The NFL has teamed up with No More, a domestic violence and sexual assault organization and Mariska Hargitay's Joyful Heart Foundation to create a new anti-domestic violence PSA campaign to be aired during football games.

The PSA is modeled after last year's Joyful Heart Foundation campaign that featured various celebrities like Amy Poehler, Debra Messing, Ice-T, and Tim Gunn among others. It features NFL players like Eli Manning and Jason Witten, William Gay, and former players like Cris Carter. Like the previous campaign, they pledge to put an end to oft-repeated excuses about domestic violence—"No More 'Boys will be boys,'" "No More 'It's just a women's issue.'"

The PSAs were directed by Mariska Hargitay, Tate Donovan, and Blair Underwood, and are set to premiere during this week's "Thursday Night Football" on CBS. Obviously, airing domestic violence PSAs that feature NFL players during the most popular and profitable television event is a pretty big deal—even if the NFL is only using networks that airing their games to promote their stance. NBC, CBS, and other networks may be taking a stance against domestic violence, but only because the NFL is allowing it.

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But just because the NFL has made some progress in addressing its role in our cultural domestic violence problem doesn't mean that it's not, at its core, an image-conscious money making organization with its eye on the bottom line and its partners under its thumb. An upcoming episode of Law and Order: SVU, also on NBC, will feature "an ex-sports star turned reporter accused of assaulting his girlfriend." While clearly inspired by the Ray Rice case, it's not quite the "ripped from the headlines" type of episode SVU is known for. As Jessica Goldstein at Think Progress puts it, the episode is more "'inspired by the headlines and then carefully altered so as not to mess up NBC's relationship with the NFL.'"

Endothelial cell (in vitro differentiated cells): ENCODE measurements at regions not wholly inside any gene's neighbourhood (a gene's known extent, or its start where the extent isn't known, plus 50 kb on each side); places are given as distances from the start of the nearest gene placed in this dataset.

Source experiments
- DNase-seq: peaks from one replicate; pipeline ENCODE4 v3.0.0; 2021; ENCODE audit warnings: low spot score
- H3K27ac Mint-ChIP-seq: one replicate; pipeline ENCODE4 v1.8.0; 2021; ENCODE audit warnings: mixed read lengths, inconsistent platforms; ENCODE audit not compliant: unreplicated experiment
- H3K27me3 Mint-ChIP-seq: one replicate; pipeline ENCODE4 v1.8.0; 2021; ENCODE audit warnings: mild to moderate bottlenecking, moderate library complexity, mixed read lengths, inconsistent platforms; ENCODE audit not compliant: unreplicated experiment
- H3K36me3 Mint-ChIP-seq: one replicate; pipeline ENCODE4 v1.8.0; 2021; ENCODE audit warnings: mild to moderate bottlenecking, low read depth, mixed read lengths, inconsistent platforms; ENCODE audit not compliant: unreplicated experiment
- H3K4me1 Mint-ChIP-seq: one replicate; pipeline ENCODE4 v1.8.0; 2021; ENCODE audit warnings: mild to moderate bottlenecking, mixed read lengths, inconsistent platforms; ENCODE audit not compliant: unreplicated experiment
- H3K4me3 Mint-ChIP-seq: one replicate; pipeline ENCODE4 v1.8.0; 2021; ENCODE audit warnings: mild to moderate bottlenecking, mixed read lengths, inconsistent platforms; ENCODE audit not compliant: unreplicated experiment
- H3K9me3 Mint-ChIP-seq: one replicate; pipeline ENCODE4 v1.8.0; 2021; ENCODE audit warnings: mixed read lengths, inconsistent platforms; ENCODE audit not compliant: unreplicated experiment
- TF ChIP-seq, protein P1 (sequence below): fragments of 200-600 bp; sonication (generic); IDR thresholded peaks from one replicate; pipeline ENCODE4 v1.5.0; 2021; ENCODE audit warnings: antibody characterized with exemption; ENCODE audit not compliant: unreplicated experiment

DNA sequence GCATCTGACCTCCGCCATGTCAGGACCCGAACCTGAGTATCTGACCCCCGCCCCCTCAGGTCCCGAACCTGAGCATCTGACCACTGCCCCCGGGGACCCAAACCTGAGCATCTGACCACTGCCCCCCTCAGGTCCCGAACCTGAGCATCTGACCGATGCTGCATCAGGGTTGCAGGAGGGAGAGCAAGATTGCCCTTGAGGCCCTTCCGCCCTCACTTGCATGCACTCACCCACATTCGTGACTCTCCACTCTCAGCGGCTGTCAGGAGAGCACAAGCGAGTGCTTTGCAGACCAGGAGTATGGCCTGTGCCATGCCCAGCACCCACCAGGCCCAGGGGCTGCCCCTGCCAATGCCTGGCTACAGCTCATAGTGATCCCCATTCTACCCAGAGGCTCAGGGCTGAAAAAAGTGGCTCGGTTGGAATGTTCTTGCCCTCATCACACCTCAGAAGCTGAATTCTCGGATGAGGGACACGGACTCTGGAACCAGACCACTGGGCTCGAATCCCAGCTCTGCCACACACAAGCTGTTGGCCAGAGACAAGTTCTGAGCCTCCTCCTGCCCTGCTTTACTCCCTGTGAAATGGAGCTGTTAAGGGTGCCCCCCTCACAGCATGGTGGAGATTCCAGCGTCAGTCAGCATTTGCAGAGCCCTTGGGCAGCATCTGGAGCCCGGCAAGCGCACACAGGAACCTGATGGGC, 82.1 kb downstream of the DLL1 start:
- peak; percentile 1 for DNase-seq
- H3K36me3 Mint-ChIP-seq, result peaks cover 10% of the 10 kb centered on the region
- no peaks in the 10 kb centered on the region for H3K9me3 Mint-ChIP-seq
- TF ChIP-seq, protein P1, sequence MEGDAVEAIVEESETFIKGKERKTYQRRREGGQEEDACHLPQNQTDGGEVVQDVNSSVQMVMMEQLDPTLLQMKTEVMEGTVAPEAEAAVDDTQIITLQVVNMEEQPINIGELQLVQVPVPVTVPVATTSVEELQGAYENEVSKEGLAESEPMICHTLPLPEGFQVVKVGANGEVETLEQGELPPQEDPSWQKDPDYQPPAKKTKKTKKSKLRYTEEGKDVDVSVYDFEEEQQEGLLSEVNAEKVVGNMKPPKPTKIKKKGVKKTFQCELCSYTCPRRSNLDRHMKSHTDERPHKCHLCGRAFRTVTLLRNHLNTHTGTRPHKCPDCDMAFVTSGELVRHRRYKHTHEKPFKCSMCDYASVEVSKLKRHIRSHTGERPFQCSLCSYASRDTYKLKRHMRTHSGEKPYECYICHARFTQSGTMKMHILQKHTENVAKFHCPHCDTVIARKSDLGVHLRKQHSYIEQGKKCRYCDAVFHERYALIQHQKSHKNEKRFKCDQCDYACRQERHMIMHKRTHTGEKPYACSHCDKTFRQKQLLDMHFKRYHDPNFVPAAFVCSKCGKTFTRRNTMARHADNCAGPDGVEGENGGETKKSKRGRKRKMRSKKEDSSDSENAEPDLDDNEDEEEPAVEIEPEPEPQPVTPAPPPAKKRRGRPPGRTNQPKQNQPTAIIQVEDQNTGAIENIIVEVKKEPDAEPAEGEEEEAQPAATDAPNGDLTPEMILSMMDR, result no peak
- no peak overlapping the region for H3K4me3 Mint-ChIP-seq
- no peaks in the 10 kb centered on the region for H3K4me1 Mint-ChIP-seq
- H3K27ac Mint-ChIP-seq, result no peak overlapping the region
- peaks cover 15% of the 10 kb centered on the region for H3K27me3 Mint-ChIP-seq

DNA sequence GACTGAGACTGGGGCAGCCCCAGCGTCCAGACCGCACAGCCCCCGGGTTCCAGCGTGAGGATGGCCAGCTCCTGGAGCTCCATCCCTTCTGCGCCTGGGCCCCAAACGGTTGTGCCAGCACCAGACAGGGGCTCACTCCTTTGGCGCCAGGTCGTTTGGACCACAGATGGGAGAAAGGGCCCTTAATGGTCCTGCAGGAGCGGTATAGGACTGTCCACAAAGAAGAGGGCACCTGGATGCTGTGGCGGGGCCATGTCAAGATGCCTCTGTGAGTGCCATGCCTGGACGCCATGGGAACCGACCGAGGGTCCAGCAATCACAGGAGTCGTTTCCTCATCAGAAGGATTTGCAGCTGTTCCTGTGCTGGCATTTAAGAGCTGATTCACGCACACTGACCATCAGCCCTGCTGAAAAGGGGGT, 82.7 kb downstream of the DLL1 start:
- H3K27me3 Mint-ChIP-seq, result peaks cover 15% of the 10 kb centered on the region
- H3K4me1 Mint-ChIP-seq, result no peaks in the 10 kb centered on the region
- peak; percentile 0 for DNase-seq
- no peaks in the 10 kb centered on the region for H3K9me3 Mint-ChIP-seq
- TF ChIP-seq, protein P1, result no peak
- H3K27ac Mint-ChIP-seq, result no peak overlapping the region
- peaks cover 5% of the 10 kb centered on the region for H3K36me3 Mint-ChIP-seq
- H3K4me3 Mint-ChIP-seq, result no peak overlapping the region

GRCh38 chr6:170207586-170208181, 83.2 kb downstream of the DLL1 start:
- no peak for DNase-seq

In addition to the PSAs, the NFL hired three women to revamp their domestic violence policies, which are set to roll out next month. Lisa Friel, the former head of the New York City District Attorney's sex crimes unit commented on the leagues shortcomings, via Today (which is aired by the the same network that airs Sunday Night Football):

"I think that the league was listening to people,'' Friel told NBC's Peter Alexander in an exclusive interview that aired Wednesday on TODAY. "And they didn't have all the right voices at the table."

Next week, NFL players, coaches, and employees will begin attending education presentations about domestic violence and how to identify it. There's clearly a lot of movement going on in the NFL in response to their utter failure of a response to the Ray Rice case and other domestic violence cases in the NFL.

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But it's not like the league is off the hook. All of these new committees and programs won't mean shit unless they actually lead to change, as a means to prevent domestic abuse, and as a proper way to carry out justice in the chance that domestic violence does occur.

Image via the NFL.